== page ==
Now let us address the second problem: Too many concurrent projects. How does it come to this? This is often due to the fact that nobody really knows how much the organization as a whole can accomplish. According to the motto “Diamonds are created under pressure”, more projects are started than are actually possible, in the hope of getting at least some of them delivered on time. But often the cause of the problem is also the large number of senior managers, internal customers and stakeholders, each of whom pushes their own projects, which leads to negotiations of project costs and additional competition among the projects. An internal organizational demand/supply structure supports this effect.
To solve the problem we have to do two things:
- We have to measure the actual effort, how much a team, a cluster or the whole organization has put into a project and
- we must put this in proportion to the original estimate.
This allows us to compare the original estimate with the actual effort. Since we have stable teams, these values will change little over time.
Now comes trick number 3: We have the estimations carried out by the working teams. This makes the quality of the estimates better. We use a unitless size and let the teams estimate the project effort relative to each other. This means that the effort estimate is not directly comparable with a time estimate. We also avoid that individuals and teams add different sizes of buffers.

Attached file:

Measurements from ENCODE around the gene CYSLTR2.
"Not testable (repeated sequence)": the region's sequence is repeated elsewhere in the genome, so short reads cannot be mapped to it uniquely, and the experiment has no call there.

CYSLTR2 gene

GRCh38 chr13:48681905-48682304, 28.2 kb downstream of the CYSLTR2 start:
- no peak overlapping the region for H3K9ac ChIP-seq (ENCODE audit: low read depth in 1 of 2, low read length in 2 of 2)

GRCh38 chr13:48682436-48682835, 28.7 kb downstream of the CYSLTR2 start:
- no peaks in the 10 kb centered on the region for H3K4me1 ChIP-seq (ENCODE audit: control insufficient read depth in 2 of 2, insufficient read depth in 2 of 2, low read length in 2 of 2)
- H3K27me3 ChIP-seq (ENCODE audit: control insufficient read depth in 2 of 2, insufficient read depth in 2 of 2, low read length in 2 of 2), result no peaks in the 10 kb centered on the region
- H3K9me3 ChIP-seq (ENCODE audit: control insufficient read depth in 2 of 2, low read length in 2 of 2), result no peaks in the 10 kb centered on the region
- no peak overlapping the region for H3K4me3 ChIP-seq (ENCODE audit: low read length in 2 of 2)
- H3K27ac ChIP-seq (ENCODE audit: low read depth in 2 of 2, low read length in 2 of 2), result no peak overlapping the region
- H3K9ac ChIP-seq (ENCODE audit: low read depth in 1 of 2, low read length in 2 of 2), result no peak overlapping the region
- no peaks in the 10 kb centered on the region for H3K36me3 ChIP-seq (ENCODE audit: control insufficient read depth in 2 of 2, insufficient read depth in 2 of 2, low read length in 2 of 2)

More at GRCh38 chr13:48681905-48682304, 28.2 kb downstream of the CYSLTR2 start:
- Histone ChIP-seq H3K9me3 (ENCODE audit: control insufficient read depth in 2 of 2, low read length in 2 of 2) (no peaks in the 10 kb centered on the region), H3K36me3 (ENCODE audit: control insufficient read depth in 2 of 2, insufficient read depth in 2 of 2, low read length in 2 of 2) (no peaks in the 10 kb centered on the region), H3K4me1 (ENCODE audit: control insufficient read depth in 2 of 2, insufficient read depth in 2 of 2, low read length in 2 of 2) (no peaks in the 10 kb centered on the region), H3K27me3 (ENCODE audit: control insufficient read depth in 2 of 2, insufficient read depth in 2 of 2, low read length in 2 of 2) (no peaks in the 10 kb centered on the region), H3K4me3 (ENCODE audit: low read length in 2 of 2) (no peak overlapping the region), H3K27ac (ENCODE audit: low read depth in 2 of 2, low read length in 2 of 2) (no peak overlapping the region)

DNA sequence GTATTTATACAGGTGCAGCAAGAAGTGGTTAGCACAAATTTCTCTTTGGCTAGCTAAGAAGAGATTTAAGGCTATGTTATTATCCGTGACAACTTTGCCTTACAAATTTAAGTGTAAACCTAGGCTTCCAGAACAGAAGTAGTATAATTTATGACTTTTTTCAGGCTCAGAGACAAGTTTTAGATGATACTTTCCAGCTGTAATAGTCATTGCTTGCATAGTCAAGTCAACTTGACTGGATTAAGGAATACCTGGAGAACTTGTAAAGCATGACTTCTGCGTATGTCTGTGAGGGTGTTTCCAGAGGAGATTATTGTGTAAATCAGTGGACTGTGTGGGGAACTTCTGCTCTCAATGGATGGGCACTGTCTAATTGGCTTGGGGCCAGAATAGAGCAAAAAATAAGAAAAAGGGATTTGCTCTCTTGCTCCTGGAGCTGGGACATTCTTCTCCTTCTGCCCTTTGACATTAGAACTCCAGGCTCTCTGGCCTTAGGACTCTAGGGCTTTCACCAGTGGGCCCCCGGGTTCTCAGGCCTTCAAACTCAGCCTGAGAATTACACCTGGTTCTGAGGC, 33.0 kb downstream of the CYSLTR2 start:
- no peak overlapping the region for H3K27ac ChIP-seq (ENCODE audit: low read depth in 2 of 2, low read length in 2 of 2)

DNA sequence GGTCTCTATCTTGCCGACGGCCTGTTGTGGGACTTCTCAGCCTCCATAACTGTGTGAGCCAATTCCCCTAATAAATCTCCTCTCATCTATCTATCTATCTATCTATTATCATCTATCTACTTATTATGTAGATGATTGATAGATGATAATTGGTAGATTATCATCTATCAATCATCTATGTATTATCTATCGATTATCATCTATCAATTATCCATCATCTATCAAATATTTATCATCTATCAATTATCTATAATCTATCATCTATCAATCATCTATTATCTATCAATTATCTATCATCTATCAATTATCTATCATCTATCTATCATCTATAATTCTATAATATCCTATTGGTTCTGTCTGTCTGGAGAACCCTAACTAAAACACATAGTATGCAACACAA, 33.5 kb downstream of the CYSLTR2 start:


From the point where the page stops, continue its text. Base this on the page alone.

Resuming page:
Trick no. 4 is admittedly the most difficult. We only give the working teams clear priorities of the work and then let them work self-organized, at their own speed, i.e. without pressure but strongly focused and totally transparent. This results in a high motivation within the teams and a predictable performance of the teams (aka Velocity).
Trick number 5: The capacity of the team is never completely planned. There is an agreed buffer for unplanned work and performance fluctuations and a second buffer for internal improvement measures.
Trick number 6: If the share of unplanned work is too large, we assign groups of employees or entire teams to take care of these “support activities”.
The goal of all these measures is to improve the predictability of team results and deliveries. The deliverable performance of the team resulting from the previous measures can be promised and scheduled with some certainty. For this purpose stable teams use a fixed delivery rhythm, e.g. iterations, sprints, release cycles.